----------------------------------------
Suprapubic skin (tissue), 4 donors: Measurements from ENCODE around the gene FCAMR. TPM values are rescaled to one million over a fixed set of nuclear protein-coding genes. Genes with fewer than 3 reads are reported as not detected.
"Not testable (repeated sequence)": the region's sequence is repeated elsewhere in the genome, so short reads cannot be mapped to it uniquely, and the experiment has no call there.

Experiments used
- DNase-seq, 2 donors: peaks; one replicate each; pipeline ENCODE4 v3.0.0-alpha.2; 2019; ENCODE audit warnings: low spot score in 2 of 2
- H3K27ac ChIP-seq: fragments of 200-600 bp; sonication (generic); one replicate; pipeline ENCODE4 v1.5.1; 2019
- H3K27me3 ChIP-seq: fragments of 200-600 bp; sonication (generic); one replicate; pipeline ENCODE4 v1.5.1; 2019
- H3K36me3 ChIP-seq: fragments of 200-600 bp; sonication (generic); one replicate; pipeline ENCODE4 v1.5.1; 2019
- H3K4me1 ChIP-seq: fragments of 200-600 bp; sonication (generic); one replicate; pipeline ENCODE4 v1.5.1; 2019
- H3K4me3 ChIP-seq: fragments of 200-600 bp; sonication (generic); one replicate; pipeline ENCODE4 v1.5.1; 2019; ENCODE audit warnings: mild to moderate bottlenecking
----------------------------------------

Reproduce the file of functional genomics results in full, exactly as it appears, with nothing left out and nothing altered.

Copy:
Suprapubic skin (tissue), 4 donors: Measurements from ENCODE around the gene FCAMR. TPM values are rescaled to one million over a fixed set of nuclear protein-coding genes. Genes with fewer than 3 reads are reported as not detected.
"Not testable (repeated sequence)": the region's sequence is repeated elsewhere in the genome, so short reads cannot be mapped to it uniquely, and the experiment has no call there.

Experiments used
- DNase-seq, 2 donors: peaks; one replicate each; pipeline ENCODE4 v3.0.0-alpha.2; 2019; ENCODE audit warnings: low spot score in 2 of 2
- H3K27ac ChIP-seq: fragments of 200-600 bp; sonication (generic); one replicate; pipeline ENCODE4 v1.5.1; 2019
- H3K27me3 ChIP-seq: fragments of 200-600 bp; sonication (generic); one replicate; pipeline ENCODE4 v1.5.1; 2019
- H3K36me3 ChIP-seq: fragments of 200-600 bp; sonication (generic); one replicate; pipeline ENCODE4 v1.5.1; 2019
- H3K4me1 ChIP-seq: fragments of 200-600 bp; sonication (generic); one replicate; pipeline ENCODE4 v1.5.1; 2019
- H3K4me3 ChIP-seq: fragments of 200-600 bp; sonication (generic); one replicate; pipeline ENCODE4 v1.5.1; 2019; ENCODE audit warnings: mild to moderate bottlenecking